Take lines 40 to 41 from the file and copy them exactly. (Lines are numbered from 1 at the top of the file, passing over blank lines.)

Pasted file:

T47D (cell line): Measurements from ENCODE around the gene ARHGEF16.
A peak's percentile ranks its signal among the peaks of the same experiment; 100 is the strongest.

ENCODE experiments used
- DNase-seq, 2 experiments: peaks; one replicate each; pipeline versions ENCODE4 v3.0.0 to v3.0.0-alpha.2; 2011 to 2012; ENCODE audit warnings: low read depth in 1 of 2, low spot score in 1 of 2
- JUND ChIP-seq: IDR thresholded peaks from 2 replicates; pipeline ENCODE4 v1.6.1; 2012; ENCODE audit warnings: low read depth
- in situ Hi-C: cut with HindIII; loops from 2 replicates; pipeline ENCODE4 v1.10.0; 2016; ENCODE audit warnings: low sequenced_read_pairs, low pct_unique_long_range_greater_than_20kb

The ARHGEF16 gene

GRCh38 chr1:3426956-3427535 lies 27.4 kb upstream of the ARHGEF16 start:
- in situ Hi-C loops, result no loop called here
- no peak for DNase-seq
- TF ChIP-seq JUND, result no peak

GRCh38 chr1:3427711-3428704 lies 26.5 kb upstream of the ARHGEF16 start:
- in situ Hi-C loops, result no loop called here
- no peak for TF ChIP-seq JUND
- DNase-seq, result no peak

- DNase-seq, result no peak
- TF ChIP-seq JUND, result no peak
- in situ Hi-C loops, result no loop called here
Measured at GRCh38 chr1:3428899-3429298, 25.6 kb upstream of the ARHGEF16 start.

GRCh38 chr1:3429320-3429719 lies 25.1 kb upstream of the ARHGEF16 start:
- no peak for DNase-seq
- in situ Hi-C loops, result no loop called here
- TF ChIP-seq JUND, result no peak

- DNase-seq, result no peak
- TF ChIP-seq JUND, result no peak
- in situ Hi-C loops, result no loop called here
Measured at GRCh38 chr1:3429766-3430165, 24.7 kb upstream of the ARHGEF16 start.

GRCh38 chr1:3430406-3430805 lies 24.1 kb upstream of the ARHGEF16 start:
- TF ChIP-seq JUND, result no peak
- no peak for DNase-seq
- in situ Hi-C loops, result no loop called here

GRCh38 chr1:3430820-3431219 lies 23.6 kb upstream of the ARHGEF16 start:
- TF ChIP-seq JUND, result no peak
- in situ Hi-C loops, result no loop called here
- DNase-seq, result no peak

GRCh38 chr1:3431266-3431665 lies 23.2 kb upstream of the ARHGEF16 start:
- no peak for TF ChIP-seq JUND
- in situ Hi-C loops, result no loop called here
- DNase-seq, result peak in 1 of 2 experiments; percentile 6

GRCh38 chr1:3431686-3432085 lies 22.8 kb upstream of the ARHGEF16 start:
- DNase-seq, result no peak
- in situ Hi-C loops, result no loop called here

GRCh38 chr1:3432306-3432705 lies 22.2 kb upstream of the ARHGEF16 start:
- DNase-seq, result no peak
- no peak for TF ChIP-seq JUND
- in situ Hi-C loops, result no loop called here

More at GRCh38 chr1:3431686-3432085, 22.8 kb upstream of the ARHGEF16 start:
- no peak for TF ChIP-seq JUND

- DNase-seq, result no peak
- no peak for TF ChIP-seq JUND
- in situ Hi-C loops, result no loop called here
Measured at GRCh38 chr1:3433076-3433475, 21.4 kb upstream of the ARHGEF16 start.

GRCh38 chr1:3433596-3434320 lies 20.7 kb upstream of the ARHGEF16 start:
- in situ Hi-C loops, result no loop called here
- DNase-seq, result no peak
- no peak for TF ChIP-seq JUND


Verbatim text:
GRCh38 chr1:3431686-3432085 lies 22.8 kb upstream of the ARHGEF16 start:
- DNase-seq, result no peak